- After Uthman ibn Affan became the third Caliph in 644 CE. He appointed his cousin Abdallah ibn-Amir as the governor of the Basra region, now Iraq. In 649 CE, Caliph Uthman ordered Abdallah to send a force to the frontiers of Al-Hind (the Sindh region), to bring back intelligence. Sindh was the Persian form of the name Hind, but the Arabs used it vaguely to denote the area to the east of Makran, which is now partly in Baluchistan and partly in the modern Sindh province of Pak. Abdallah dispatched Hakim ibn-Jabalah for gathering intelligence. Hakim listed among the prominent followers of Mohammed was an obedient servant of the fourth Caliph Imam Ali. Jabalah was killed later in the battle of al-Jamal in 652 CE, one of the many internecine disputes. Hakim ibn-Jabalah later reported to Caliph Uthman, “The water supply is scanty, the dates are inferior, the robbers are bold. A small army would be lost there, and a large army would starve”. Caliph Uthman therefore too, like his predecessor did not order any raid on the land. This was the third foray by the Arabs to enter Sindh. Again unsuccessful.
- During the reign of the fourth Caliph Ali ibn-Ali-Talib (also known as Imam Ali), in the year 659 C.E, an officer in his army, al-Harith ibn-Murrah, took permission from the Caliph to lead a raid to the frontier of Sindh. Harith was victorious, gained booty and captives, and distributed as many as 1000 captives a day. But he was later killed along with his followers in 664 CE, at a place called al-Kikan (present-day Kalat) in Balochistan, at the border of the Sindh region.
- A digression here, to describe the geography and the people of Kalat. Kikan was a state in the hilly region around Bolan Pass and is referred to in his travel accounts by the Chinese traveler Hieun Tsang. There were four routes to enter India from West viz., (i) by sea, (ii) Khyber Pass, (iii) Bolan Pass, and (iv) Makran Coast. The Khyber Pass was guarded by Kabul and Zahull while the Bolan Pass was protected by the ‘Jats’ of Kikan or Kikanan. The town of Kalat is said to have been founded by and named Qalat-e Sewa (Sewa’s Fort), after Sewa, a legendary hero of the Brahui people. Incidentally, the Brahui language is said to be a cousin of Tamil, and there are several theories trying to explain it.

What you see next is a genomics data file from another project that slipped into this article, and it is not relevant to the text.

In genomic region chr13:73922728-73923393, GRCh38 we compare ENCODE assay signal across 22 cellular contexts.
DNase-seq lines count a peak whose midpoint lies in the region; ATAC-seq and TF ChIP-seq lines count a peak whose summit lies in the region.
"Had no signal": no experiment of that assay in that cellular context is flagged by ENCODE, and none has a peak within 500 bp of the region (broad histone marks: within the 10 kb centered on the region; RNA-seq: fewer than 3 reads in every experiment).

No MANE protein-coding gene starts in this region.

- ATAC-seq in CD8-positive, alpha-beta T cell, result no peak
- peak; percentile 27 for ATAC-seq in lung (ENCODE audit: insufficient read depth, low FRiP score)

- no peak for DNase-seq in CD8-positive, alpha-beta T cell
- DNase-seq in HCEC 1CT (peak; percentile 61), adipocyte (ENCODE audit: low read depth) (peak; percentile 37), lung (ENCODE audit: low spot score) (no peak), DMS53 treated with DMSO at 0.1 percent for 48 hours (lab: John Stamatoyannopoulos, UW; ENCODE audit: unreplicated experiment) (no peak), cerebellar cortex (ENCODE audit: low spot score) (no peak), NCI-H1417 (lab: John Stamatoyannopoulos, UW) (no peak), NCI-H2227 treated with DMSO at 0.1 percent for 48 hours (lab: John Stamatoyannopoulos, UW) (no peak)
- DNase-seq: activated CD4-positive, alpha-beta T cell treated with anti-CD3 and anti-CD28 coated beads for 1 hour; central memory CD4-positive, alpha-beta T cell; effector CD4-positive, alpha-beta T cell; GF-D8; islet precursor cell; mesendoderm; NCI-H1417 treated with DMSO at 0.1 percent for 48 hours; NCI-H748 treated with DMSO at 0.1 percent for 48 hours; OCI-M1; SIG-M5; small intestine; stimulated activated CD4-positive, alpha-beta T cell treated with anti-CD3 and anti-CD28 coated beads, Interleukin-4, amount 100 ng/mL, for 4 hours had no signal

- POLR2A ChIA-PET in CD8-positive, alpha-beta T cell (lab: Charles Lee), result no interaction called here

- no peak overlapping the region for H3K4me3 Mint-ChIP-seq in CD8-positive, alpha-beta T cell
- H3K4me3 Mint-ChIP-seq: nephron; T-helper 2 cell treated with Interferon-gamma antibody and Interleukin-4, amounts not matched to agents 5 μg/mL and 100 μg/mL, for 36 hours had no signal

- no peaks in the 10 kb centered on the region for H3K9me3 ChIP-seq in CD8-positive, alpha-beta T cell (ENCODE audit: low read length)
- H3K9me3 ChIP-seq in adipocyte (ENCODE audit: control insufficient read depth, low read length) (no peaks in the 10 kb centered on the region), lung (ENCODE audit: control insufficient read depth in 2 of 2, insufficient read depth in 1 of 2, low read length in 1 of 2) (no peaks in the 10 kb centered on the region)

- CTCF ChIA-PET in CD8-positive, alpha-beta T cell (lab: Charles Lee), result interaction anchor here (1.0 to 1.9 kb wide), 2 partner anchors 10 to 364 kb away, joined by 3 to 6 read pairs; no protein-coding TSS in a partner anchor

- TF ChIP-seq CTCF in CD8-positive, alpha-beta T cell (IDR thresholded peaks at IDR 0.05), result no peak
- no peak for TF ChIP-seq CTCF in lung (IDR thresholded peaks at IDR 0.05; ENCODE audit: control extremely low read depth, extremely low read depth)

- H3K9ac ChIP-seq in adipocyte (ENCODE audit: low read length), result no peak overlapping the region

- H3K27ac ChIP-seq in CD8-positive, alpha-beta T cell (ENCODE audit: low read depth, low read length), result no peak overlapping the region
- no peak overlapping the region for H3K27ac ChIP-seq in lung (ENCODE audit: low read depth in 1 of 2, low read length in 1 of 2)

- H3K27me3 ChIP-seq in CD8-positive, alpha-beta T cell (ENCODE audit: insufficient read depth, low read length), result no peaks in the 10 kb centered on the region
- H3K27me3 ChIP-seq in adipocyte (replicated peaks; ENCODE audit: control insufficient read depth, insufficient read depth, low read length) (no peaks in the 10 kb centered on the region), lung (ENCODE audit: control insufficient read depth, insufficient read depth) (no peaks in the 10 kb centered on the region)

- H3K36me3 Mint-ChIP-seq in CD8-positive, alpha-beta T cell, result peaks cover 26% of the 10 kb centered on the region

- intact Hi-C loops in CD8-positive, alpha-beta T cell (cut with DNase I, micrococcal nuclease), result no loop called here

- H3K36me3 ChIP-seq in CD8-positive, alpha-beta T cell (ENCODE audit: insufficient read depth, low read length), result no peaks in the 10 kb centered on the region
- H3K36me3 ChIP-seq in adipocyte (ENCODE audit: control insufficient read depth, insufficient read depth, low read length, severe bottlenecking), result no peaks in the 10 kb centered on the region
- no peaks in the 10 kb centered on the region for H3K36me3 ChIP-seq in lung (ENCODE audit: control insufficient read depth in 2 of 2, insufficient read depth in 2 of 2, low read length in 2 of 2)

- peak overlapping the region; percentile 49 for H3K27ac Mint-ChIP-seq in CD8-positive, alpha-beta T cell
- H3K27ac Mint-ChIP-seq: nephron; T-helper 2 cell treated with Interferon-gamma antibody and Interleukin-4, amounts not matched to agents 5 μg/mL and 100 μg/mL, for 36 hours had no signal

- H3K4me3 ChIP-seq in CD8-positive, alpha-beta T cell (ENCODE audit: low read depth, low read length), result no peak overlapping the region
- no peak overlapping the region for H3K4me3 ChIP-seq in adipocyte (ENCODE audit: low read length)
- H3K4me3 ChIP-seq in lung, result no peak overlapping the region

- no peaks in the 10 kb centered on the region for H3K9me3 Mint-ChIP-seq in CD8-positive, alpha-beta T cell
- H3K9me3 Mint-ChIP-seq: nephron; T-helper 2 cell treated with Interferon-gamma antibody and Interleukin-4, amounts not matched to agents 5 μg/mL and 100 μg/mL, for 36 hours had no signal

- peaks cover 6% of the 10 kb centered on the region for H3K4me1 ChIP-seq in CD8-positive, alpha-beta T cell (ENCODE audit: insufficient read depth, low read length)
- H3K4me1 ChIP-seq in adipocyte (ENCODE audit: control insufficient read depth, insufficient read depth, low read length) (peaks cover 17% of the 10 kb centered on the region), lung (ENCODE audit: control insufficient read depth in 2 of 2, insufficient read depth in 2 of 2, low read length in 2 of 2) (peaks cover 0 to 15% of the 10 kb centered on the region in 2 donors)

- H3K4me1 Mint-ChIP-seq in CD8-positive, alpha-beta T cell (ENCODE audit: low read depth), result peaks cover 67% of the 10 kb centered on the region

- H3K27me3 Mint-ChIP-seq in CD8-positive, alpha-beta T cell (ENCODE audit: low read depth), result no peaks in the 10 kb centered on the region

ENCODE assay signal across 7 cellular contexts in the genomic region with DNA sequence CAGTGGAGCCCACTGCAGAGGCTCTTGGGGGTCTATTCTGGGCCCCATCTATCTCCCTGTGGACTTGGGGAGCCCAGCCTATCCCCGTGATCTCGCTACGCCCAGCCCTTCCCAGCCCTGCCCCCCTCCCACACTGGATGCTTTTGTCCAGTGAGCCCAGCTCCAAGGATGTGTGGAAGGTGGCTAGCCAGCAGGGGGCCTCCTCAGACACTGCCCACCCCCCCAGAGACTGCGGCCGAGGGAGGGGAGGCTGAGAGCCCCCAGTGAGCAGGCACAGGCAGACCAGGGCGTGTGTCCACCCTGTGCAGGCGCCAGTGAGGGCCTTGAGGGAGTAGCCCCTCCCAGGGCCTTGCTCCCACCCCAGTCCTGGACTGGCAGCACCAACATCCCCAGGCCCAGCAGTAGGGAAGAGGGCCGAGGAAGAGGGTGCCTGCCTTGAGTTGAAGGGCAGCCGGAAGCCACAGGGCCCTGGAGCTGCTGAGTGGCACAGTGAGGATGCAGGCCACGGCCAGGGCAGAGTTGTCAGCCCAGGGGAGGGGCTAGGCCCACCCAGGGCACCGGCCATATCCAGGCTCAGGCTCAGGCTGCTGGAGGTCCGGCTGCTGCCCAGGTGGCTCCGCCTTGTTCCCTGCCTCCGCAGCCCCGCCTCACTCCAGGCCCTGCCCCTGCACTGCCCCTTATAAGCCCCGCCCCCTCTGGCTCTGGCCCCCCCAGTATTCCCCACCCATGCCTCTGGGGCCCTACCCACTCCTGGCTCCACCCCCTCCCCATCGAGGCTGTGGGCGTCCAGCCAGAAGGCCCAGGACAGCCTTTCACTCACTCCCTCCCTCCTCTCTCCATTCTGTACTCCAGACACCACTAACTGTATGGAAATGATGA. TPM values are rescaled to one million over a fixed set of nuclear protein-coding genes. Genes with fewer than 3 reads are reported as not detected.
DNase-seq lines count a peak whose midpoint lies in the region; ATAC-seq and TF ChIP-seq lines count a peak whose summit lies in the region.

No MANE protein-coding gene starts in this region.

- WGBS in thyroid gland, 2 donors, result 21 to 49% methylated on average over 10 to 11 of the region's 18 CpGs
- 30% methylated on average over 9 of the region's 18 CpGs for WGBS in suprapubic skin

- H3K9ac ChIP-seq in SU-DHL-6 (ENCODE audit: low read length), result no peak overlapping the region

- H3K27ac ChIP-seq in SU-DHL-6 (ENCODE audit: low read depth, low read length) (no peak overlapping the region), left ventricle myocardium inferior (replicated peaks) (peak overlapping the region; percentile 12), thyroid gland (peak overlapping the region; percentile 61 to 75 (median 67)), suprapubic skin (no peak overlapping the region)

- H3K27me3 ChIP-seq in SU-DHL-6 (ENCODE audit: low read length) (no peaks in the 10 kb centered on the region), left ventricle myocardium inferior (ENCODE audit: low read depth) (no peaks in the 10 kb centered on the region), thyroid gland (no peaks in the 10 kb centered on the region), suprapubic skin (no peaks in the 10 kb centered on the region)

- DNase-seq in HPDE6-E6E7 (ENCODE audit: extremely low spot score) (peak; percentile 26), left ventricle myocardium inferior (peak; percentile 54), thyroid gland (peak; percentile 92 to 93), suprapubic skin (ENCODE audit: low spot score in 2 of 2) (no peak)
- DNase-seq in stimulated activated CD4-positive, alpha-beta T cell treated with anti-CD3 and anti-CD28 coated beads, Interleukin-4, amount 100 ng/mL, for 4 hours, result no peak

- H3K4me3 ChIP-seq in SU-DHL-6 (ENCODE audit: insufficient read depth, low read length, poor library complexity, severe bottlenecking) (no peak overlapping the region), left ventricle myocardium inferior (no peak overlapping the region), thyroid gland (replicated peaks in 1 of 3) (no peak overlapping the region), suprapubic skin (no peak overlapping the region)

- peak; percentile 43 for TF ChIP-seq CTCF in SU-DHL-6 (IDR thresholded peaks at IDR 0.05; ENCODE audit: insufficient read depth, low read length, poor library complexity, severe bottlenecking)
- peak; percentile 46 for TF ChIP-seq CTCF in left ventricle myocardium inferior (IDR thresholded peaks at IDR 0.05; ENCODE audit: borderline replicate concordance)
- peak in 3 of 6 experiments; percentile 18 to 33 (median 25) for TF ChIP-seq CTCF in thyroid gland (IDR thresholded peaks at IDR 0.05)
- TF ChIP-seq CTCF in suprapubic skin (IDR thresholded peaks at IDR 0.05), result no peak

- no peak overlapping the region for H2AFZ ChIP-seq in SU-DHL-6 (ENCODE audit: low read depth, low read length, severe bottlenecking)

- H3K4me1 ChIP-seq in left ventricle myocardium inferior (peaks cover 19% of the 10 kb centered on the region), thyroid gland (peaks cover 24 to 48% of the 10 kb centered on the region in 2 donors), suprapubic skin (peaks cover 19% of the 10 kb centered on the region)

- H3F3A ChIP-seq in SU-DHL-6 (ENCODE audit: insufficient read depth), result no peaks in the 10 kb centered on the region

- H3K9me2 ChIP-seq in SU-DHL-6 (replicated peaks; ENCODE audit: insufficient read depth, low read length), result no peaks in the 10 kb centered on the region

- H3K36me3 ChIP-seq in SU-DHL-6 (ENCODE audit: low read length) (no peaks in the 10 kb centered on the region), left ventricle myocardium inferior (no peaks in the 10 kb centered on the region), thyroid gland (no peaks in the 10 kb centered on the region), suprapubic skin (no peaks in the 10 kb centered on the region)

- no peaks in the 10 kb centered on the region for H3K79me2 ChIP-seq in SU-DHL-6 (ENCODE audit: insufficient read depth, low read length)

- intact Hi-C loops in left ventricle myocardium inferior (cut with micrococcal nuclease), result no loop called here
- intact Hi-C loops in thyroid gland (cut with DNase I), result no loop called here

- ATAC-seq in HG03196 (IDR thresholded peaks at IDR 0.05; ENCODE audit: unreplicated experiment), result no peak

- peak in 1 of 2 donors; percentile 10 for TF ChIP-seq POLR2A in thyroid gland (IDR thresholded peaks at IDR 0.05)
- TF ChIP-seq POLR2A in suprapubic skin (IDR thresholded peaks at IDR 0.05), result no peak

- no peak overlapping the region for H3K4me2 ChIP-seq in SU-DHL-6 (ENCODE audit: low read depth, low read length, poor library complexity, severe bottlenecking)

- There is a mandir dedicated to the Kali; which dates to the pre-Islamic era. Balochistan formed the borderland between ancient India and Persia, and the Kalat region was called “Drangani” in Sanskrit, meaning “the frontier”. The people of Balochistan and Kalat are mentioned in the Brahmanda Purana. The word “Kalatoyaka” means the people of Kalat. This marks the fourth campaign of the Arab desire to raid Hindustan.
- After Mu’awiyah became the fifth Caliph, in 664 CE, al-Muhallab ibn Abu Sufra led a renewed campaign into Sistan, reaching as far as the frontiers of Sindh. Al-Muhallab was an Arab general and served the Caliphs for almost 60 years, and his descendants, known as the Muhallabids, held high office under various Umayyad and Abbasid caliphs. Sistan, known in ancient times as Sakastan (“the land of the Saka”), is a historical and geographical region in present-day eastern Iran (Sistan and Baluchistan) and southern Afghanistan (Nimruz, Helmand, Kandahar). The Arabs called the area eastward of the Zarah lake, the area comprising of the deltaic region of the Helmand river as Sijistan, from the Persian Sagistan. This province was also called Nimruz by the Persians. This region is geographically a part of the Sistan endorheic basin and is a fertile region, with dates, grapes, and asafoetida (hing) grown abundantly. The upper waters of the Helmund which come from the plateau of Kandahar were known as Zabulistan. In the Persian legends, Sistan and Zabulistan were the home of the father of the legendary hero Rustum.